James Brokenshire is the new Secretary of State for Housing, Communities and Local Government (HCLG). Near the top of his in-tray will be the health and safety of high-rise buildings in the light of the Grenfell disaster.
The all-party HCLG Committee has been having a robust debate with Ministers and Dame Judith Hackitt, who is leading the government’s review, about future requirements and standards.
Dame Judith has indicated she does not favour a “prescriptive” approach which would simply ban combustible materials, whereas we are clearly recommending a ban on the use of combustible materials on tower blocks.
Meanwhile, the HCLG Ministry is currently running a consultation about using desk-top studies only to assess fire risks.
A ‘desktop study’ is a way of trying to find out whether or not a cladding system would meet particular standards in particular circumstances without actually testing it. It involves using data from previous tests of the materials in different combinations to make assumptions about how it would perform in the proposed use. The alternatives to a desktop study are full scale testing or not using combustible materials.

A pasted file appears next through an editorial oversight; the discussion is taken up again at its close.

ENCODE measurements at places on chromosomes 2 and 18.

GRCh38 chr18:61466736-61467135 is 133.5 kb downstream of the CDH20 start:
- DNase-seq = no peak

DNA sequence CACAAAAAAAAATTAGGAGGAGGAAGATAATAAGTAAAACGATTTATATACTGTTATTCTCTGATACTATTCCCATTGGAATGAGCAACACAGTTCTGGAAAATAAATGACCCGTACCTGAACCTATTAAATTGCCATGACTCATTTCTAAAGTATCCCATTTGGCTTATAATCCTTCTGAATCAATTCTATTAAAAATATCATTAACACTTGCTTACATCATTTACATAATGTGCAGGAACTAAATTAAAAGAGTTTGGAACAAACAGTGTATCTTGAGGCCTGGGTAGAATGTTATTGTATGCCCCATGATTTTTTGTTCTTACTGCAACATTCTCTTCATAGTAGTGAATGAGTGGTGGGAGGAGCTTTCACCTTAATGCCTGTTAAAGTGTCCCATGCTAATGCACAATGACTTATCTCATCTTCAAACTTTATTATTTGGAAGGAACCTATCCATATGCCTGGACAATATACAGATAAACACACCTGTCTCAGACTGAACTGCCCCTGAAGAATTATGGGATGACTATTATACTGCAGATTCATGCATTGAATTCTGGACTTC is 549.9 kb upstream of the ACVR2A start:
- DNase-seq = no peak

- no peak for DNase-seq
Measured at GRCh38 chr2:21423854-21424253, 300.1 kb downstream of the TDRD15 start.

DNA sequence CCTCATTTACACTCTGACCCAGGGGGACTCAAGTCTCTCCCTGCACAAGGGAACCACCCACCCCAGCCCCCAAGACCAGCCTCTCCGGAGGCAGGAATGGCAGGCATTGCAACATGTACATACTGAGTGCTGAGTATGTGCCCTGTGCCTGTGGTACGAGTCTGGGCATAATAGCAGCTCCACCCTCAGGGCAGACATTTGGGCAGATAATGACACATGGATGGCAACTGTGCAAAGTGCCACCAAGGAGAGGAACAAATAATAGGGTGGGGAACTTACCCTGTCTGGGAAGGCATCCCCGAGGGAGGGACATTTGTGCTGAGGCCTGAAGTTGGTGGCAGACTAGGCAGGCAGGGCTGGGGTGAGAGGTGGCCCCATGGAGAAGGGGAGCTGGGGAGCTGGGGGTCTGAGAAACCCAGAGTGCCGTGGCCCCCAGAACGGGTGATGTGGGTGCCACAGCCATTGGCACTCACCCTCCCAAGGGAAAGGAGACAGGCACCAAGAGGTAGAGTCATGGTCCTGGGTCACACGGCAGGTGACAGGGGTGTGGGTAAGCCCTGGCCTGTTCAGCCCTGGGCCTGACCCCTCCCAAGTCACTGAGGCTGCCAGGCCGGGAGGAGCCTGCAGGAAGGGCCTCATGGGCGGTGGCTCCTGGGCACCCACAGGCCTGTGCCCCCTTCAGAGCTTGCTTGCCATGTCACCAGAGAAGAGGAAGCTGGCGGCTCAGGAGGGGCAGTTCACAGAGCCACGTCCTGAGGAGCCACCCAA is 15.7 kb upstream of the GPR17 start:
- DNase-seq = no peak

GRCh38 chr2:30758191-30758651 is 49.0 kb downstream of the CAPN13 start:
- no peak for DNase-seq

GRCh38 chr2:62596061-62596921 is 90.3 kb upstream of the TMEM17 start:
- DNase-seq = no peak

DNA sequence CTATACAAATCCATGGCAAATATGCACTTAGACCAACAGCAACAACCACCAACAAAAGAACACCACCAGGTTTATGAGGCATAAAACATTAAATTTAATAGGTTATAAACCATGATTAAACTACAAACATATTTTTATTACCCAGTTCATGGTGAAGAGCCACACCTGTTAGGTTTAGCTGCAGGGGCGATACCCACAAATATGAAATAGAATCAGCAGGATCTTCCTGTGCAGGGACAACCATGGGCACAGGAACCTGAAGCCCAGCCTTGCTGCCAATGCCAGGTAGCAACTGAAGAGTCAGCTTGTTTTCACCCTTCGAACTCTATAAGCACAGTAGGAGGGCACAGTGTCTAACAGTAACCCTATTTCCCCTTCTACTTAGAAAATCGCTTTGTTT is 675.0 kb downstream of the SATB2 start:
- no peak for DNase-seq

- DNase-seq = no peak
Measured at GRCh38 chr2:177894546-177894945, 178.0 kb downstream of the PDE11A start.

So, why don’t we think desk-top studies are sufficient? Well, because we already have the evidence which shows that cladding approved through desk-top tests has later failed fire safety tests.
In this instance, I’m clear that desktop studies alone are simply dangerous if any combustible materials are permitted to be used in the cladding of tower blocks. I’m concerned that the overuse of desktop studies would be a contributory factor to a weaker, less stringent regulatory regime and would increase the likelihood of dangerous materials being used on high-rise residential buildings.
This week, I’ve written to Mr Brokenshire to tell him very clearly that we believe there should be a total ban on the use of combustible materials on high-rise buildings1 .
But, if Dame Janet Hackitt recommends a risk-based approach to assessment, it is simply not acceptable for such risks to be assessed only in desk-top studies.